D’Backs catcher Miguel Montero cut off extension talks with the Arizona front office earlier this spring.
And it sounds like they might never resume.
According to CBS Sports’ Jon Heyman, Montero “is said to be looking for a deal similar to Victor Martinez’s $52-million, four-year contract (with the Tigers), and the chances for him to make a deal with Arizona appear slim under those conditions.”
Also hurting the Snakes’ cause is the recent five-year, $75 million extension struck between the Cardinals and Yadier Molina.
Montero, 28, posted a .282/.351/.469 batting line with 18 home runs and 86 RBI in 140 games last season. He’ll earn $5.9 million in 2012 before hitting the free agent market five days after the World Series.
In an age in which even baseball’s richest teams talk about tight budgets and keeping payroll low, it’s pretty rare to hear anyone connected with a front office talking about freely spending money. Phillies owner John Middleton, however, offered up something rare about the team’s approach to free agency.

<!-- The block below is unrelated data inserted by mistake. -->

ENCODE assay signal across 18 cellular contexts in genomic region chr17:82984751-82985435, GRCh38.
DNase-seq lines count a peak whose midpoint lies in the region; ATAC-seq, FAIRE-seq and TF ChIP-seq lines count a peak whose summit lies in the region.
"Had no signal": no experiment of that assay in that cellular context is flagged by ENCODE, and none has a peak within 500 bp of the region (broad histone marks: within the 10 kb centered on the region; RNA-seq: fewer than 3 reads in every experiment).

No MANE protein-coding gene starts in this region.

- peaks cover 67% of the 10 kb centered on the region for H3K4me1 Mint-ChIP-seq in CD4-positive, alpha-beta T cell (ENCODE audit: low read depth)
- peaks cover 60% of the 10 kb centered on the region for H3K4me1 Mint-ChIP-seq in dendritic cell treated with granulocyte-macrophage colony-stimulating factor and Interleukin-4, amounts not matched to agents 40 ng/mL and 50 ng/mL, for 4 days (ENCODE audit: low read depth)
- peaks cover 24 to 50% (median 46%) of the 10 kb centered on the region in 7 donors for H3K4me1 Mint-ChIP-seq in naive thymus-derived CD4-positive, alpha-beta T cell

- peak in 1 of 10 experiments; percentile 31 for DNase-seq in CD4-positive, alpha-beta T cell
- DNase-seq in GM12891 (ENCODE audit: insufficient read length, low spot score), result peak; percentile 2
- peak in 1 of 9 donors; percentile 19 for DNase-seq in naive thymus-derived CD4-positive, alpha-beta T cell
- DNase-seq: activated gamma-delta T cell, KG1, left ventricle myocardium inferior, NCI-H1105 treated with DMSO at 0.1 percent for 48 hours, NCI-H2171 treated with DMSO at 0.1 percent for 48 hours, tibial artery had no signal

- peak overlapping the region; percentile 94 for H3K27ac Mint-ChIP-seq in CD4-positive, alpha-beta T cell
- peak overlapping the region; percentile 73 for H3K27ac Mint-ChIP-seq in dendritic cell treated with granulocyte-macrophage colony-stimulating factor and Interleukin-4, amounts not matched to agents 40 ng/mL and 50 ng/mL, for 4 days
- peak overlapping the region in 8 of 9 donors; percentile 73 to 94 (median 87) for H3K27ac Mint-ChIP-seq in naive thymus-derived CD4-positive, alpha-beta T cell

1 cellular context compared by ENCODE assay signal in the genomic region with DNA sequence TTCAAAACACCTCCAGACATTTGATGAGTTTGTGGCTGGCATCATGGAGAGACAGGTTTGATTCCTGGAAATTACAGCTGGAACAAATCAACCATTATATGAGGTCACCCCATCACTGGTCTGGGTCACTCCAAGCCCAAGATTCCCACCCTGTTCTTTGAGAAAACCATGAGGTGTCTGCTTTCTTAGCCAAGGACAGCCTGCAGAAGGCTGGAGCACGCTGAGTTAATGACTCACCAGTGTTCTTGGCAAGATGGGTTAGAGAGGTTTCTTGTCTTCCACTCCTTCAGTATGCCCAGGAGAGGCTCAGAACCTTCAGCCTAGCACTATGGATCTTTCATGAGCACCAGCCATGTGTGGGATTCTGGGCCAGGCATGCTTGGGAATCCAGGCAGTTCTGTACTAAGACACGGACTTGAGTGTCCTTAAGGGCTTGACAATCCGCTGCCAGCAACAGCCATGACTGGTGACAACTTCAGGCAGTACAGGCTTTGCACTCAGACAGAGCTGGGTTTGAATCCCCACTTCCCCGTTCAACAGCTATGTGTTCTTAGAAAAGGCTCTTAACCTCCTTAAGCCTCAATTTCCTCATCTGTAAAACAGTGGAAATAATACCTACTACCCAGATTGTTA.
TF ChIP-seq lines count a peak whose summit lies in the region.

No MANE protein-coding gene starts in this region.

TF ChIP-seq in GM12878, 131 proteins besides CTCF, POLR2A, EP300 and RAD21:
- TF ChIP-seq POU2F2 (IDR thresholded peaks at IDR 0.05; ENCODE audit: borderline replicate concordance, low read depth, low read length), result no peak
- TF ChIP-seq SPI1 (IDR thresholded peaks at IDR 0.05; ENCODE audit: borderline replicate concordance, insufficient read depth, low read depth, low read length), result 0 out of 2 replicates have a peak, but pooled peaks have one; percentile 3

“We’re going into this expecting to spend money, and maybe even be a little bit stupid about it,” he told Bob Nightengale or USA Today. He then added, “we just prefer not to be completely stupid.” That save aside, it was a pretty unusual sentiment these days.
“Stupid” could certainly mean Bryce Harper, who the Phillies have long been expected to pursue. It could even mean Harper and Manny Machado. Why not? At the moment the Phillies’ payroll for 2019 is looking to be just a shade above $100 million, so even adding, say, $70 million to that would not put them in an unreasonable position compared to other competitors. And that’s before you figure in any sort of back-loading or deferred money that Harper and/or Machado might agree to.
Or, even if they didn’t get one or both of those guys, they could spend that same kind of money on multiple free agents. Patrick Corbin? Marwin Gonzalez? A handful of others? We counted down the top 100 free agents last week and any number of them could be acquired given the sort of payroll flexibility a large market team like the Phillies appear to have. It merely requires the will to do it. A will which, it seems, John Middleton possesses.